You don’t need a man to tell you that you’re beautiful.
When the eyes are puffy, when the roots have grown in and the color is faded, when the clothes fit tight, when the skin parts with wrinkles and stretch marks—you don’t need the makeup company slogans, and the Youtube tutorials, and the feminist manifestos or any other kind of elevated word to tell you that it’s easy breezy to be a girl covered in concealer and that, maybe you’re born with it.
MAYBE YOU’RE BORN WITH IT. . .JUST MAYBE.
. . .
What you need is the same thing that I needed:
a reminder that digs past the sleepless eyes round with bags and dark with circles; a reminder that can’t ever fade or fall out of style.
“A different kind of beautiful?” I asked my husband, the other night as we drove home talking about my stretch marks. As if I’d forgotten that there was a such thing…as if I’d failed to realize that such a thing even existed.
A DIFFERENT KIND OF BEAUTIFUL.
He was telling me that it doesn’t matter how many marks stretch themselves across my stomach as I carry our first child — he’d said that I was always beautiful to him and that I always would be.
The words hit hard against the cement wall in my brain, the lie that I surround myself more than truth.
These words, the echoes of expectation that we’ve been told we can have, we can be. . .should be.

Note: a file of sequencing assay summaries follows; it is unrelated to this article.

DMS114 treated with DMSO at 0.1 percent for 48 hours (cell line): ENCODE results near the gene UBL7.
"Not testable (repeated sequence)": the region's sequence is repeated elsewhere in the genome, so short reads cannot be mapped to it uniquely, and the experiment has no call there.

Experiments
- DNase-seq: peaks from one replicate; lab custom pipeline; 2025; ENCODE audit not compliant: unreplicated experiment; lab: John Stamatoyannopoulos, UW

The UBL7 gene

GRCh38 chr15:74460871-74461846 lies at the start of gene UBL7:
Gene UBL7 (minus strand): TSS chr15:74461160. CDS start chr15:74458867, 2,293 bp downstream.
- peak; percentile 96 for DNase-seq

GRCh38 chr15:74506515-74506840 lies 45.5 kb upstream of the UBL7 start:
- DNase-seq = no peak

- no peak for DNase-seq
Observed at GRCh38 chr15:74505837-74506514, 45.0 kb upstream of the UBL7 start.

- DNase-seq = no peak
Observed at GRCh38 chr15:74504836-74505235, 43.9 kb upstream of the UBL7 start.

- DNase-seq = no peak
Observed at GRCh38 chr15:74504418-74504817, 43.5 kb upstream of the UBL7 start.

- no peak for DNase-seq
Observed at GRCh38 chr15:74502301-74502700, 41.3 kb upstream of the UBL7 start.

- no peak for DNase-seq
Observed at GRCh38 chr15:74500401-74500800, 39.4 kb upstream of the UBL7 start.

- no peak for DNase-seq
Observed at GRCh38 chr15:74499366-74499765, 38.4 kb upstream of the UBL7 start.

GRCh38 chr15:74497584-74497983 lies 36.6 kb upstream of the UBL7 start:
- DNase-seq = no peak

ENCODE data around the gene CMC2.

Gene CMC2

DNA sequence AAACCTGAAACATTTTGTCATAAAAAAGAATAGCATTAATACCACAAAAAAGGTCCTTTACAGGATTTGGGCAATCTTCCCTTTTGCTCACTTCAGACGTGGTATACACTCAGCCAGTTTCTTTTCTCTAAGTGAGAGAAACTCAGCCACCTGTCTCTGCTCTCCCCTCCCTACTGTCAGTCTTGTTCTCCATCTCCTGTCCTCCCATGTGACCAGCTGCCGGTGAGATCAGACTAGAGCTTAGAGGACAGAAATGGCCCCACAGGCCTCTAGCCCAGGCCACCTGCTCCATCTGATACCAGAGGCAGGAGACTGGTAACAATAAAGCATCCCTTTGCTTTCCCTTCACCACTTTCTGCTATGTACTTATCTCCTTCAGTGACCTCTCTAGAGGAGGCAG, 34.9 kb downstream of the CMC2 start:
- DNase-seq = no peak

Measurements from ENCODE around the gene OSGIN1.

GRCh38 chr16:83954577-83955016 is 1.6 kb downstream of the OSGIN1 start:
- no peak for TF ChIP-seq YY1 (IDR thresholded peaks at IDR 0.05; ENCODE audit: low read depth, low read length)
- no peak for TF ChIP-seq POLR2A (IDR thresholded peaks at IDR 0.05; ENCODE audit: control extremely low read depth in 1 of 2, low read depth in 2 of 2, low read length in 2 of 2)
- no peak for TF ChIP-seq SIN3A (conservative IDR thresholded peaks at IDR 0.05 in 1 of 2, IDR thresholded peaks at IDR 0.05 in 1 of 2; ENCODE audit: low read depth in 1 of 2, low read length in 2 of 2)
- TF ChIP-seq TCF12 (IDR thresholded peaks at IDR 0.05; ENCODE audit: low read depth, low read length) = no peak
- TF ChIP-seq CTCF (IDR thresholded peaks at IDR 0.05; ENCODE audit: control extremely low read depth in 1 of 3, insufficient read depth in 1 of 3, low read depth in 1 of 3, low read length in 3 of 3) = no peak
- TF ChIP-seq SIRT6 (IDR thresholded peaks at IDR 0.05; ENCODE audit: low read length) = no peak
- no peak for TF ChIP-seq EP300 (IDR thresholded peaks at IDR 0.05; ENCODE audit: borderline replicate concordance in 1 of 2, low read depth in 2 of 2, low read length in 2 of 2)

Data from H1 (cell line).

“You’re carrying our son,” he said to me. “Your belly is doing something that makes it even more beautiful to me,” he said.
“A different kind of beautiful?” I asked.
It dawned on me. . .
A different kind of beautiful.
A canvas won’t tell a story unless it’s painted over with obvious color.
So, the marks we have. The moles we can’t afford to blast away, the freckles we can’t conceal because they’re splattered all over us, head-to-toe. The burn mark and the scars from the incisions to save our life or the mutilation to take our life.
The dark spots and rough patches, the pale skin and all other things we’ve been told would fade with creams and come with tans. The stretch marks across your carrying belly, even when you put all the shea butter you were supposed to.
The shimmering grays.
The dimpled skin in places that don’t smile.
The ribs peeking through.
The masculine muscles.
The stubby nails.
The crippled hands and feet.
The invisible abnormality.
The amputated limb.
All of it, every crack in the clay of our hand-crafted bodies.
All of it is beautiful.
We are ALL kinds of beautiful.